At any event, throughout the entire rest of the presentation they displayed no inclination to inform anybody what it really meant. They didn't even distinguish the good result: typical server tasks can in general make really good use of parallelism. (See IT Departments Should NOT Fear Multicore.)

I was aghast. I couldn't believe that would be presented, like that, no matter what political positioning was going on. But I "knew better" than to say anything. Those charts were a result not just of data mining the industry for performance data but of data mining the company politically to get something that would reflect best on everybody involved. Speak up, and you get told that you don't know the big picture.

My opinion about feeding nonsense to anybody should be obvious from this blog. I don't think I'm totally blind in the political spectrum, but hey, guys, come on. That's blatant.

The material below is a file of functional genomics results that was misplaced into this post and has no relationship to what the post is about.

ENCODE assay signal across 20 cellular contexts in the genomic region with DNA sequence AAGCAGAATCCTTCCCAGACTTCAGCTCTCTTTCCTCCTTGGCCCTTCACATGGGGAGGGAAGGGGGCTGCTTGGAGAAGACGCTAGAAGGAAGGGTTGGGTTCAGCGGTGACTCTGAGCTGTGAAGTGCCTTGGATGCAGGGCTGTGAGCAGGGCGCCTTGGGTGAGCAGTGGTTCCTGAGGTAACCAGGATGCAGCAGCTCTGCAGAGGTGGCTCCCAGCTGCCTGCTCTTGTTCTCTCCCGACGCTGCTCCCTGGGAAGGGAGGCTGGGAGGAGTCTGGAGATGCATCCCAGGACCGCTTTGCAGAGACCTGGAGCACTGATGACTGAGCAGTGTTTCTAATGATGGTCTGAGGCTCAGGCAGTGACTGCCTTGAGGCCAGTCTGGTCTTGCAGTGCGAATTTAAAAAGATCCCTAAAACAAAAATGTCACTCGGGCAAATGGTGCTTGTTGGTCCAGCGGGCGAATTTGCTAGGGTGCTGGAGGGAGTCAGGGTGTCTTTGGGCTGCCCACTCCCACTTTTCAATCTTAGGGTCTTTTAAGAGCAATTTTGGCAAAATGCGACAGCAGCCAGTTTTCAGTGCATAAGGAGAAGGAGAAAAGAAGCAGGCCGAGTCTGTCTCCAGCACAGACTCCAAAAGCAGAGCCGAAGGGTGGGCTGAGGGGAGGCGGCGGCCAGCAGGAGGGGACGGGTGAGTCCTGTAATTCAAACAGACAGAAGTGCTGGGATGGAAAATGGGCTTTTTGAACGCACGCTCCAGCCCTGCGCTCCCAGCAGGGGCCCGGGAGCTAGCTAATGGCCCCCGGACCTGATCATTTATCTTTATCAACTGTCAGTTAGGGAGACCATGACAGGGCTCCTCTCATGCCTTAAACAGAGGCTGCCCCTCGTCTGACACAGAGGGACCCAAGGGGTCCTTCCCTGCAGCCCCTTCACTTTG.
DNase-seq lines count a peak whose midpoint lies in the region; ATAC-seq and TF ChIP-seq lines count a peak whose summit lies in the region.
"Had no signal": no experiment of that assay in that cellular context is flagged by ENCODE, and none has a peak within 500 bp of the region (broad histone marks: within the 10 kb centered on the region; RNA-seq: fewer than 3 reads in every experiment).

One hopes that the people who were the target knew enough to know the difference. I suspect that the whole point of the exercise, from their point of view, was just to really, firmly, nail down the point that the first chart – SPECINT keeling over – was a physical fact, and not just one of the regularly-scheduled pitches from the silicon folks for more development funds because they were in trouble. The target audience probably stopped paying attention after that first slide.

I don't mean to imply above that the gents who are responsible for the physical silicon don't regularly didn't have real problems; they do. But this situation was a problem of a whole different dimension.

It still is.

Tuesday, September 8, 2009

Japan, Inc., vs. Intel – Not Really

Fujitsu, Toshiba, Panasonic, Renesas Technology, NEC, Hitachi and Canon, with Japan's Ministry of Economy, Trade and Industry supplying 3-4 billion yen, are pooling resources to build a new "super CPU" for consumer electronics by the end of 2012, according to an article in Forbes. It's being publicized as a "taking on Intel."